It’s hard to imagine the bravery it takes to drive a van into a hotzone on the frontline, artillery fire exploding all around as you try to evacuate as many people as possible.
Chris Parry didn’t know much about Ukraine before Russia invaded in February last year, but as soon as he saw news of the invasion he knew he had to go to help.
He spent months going into recently liberated villages on some of the most dangerous parts of the frontline where he rescued dozens, perhaps hundreds, of civilians.
Confirmation of his death on Tuesday comes after he and fellow Briton Andrew Bagshaw went missing on Friday after setting out for the embattled city of Soledar.
Originally from Cornwall, 28-year-old Mr Parry was living in Cheltenham and working as a running coach before the war.
He flew out to Poland and then crossed the border into Ukraine on 5 March.
It wasn’t long before he had loaded up a van with supplies and set out to Kharkiv with a few others, taking back roads and on the lookout for the Russian soldiers that could be anywhere.
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“It was a ghost town,” he told Sky News in November.
“We were driving on the main highway into Kharkiv from the south and I remember passing one tank on the back of a lorry in blizzard-like conditions.
“And there was no one else on the road – and this is like the M5 equivalent so it was very, very peculiar.
“My companions were like ‘yeah this is getting a bit scary now’.”
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Chris spoke to Sky News in November
‘I almost crashed on first trip to Kharkiv’
He said this first experience of the real war was “eye-opening”.
He told Sky News in November: “I look back on it very fondly because it was such a huge adventure.
“We broke down so much and we had so many issues because of the road conditions, we got stuck in the snow, I almost crashed.
“Lots of things happened, but we survived and that’s the most important thing.”
It seems that wherever the battle was hottest, that was where Chris headed, determined to save as many people as he could.
He did evacuation runs out of Severodonetsk as Russian forces closed in, getting people out of the besieged city before it finally fell in June.
“That was getting shelled every minute or so,” he said.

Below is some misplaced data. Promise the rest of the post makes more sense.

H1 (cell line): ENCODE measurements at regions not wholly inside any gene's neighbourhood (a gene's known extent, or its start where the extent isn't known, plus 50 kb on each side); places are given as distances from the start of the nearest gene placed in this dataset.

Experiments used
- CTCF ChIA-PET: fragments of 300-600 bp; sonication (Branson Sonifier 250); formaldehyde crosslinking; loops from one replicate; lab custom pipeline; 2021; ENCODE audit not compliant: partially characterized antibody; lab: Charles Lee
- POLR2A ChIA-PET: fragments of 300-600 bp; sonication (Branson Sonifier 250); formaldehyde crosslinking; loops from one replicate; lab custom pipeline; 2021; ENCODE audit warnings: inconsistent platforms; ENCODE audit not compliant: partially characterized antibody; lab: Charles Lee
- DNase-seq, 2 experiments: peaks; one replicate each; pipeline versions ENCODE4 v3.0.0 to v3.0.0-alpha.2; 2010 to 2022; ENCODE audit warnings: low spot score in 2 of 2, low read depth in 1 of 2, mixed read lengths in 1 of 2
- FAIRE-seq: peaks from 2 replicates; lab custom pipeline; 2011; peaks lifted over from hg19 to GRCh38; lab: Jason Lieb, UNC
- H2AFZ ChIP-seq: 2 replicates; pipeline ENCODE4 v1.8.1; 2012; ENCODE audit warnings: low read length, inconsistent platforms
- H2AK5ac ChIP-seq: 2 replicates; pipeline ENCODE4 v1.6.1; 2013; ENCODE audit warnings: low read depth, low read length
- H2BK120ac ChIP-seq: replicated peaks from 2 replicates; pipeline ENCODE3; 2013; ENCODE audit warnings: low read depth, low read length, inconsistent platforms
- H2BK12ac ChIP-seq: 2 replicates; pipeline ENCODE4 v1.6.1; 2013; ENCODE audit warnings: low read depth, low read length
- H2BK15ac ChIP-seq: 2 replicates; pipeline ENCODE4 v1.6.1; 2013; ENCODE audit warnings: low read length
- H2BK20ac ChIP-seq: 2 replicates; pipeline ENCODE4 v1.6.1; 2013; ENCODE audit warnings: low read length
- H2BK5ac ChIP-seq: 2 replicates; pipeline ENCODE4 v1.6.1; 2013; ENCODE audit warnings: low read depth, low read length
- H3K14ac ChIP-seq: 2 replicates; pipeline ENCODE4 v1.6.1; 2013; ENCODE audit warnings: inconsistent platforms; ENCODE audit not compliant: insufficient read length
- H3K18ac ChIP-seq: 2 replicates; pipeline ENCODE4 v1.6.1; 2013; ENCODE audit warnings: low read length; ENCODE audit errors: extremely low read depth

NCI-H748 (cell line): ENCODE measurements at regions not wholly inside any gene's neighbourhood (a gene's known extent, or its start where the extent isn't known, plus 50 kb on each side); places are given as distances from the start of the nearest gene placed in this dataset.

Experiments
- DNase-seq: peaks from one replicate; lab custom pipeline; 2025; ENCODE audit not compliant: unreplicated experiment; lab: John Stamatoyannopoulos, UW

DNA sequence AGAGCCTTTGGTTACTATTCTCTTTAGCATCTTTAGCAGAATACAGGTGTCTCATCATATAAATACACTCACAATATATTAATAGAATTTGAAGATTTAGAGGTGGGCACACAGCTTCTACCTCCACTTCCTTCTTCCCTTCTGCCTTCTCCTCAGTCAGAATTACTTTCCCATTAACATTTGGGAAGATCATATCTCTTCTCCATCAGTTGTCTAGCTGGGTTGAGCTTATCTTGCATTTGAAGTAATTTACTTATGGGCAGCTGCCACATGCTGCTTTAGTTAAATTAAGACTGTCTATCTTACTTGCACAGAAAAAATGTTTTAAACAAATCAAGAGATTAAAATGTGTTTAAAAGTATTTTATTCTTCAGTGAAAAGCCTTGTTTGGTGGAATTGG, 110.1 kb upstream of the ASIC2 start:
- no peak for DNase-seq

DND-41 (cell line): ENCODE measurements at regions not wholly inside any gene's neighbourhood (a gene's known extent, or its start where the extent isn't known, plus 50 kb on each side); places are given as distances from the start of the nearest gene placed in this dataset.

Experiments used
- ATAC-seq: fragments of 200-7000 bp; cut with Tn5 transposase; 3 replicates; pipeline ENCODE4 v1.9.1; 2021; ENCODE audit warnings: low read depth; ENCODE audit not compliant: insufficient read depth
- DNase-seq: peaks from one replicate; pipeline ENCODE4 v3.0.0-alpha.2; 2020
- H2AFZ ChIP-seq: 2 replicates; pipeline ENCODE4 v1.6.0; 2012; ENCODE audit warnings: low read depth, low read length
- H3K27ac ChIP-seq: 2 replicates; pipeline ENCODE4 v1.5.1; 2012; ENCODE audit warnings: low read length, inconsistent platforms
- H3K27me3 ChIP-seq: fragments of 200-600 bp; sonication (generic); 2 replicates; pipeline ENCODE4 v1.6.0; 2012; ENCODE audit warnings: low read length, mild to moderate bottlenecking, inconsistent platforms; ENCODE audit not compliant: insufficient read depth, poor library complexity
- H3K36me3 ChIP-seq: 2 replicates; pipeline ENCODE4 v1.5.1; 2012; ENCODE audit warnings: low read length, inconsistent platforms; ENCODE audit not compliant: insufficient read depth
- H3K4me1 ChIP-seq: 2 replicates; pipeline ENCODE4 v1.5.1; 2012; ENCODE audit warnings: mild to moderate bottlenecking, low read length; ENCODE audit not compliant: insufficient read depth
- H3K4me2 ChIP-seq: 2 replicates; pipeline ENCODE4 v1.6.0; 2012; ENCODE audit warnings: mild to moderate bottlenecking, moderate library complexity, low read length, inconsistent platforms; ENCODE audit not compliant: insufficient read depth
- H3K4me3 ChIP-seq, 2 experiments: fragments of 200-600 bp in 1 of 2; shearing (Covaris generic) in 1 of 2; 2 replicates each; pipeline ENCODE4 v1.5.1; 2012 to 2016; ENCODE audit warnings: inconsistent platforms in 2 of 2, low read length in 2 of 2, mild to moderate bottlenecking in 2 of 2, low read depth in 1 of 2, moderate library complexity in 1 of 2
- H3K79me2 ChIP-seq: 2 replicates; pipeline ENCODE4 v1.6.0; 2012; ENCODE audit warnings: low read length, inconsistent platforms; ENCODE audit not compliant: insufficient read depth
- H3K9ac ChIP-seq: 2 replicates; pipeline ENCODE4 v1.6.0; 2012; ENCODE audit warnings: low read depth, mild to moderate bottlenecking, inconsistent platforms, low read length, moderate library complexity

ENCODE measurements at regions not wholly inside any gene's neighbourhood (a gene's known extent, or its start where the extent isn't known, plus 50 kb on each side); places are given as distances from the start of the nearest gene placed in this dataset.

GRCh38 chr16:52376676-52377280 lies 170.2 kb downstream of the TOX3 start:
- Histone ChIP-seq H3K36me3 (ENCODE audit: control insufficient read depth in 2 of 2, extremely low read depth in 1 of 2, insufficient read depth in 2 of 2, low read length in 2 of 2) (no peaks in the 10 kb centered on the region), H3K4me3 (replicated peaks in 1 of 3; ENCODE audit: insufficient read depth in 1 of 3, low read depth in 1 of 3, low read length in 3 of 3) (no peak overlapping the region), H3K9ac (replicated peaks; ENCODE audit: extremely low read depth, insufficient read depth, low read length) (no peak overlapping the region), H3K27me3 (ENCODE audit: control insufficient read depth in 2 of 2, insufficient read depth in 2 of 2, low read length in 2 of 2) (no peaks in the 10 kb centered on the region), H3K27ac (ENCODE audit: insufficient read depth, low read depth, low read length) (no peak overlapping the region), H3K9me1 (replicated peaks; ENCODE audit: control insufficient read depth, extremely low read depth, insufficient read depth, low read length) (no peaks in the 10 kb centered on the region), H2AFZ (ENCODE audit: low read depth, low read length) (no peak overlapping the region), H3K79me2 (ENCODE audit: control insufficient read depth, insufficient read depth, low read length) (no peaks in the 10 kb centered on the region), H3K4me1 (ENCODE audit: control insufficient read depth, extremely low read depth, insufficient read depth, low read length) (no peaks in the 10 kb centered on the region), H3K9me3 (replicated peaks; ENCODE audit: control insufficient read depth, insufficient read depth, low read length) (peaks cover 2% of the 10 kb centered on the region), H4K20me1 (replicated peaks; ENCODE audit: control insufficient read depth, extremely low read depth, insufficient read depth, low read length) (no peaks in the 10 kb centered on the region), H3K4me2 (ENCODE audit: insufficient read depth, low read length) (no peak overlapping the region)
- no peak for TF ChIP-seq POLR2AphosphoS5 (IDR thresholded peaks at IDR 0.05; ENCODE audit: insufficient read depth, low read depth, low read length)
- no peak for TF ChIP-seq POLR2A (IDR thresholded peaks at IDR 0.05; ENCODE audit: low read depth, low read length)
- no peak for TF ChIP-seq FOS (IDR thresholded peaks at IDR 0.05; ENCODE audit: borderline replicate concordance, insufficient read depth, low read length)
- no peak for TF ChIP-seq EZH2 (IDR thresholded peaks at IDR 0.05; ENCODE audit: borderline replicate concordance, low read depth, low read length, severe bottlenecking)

‘We were being shelled by artillery… they were watching us’
The time eventually came when he made the difficult decision to tell his parents that he had been working in Ukraine for weeks, and not in Poland as they had thought.
He didn’t want to worry them more than he needed to, but he also wanted to tell his story to spread the word about what was happening in Ukraine and how people could help.
In the days after he went missing, his family praised his compassion and care for others, and spoke of their pride in what he was doing.
Speaking to Sky News about a notable evacuation in a village east of Lyman in November, he described the scary moment they were fired upon by Russian forces.
“We were being shelled by artillery because they were watching us with a drone, and then waiting for us to park up and then they had a minute or two to try and hit us.
“We were getting hit by that quite a lot. So running to the car with people, trying to get in the car and then driving off as soon as possible was pretty high on the priority list.”
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Rescuing a family who had lived in a basement for months
In another operation, he described how he and his team rescued a family that had been sheltering for months.
“I picked up a woman and she had four young children from the age of five to 12, and they had been living in their basement under occupation since March.
“Her husband had been taken by the Russians, so of course they’re extremely concerned about him.
“We eventually got them to safety. In the car they were crying, just terrified.
“But when they came here and they got out and we got them a bed and lights are on, they give me a big hug – they’re just overwhelmed with joy but also at the same time that’s when the shock really hits them.
“Because there’s no more bangs, they’re safe and it’s kind of over. But they’ve left everything behind.”
Source : Sky News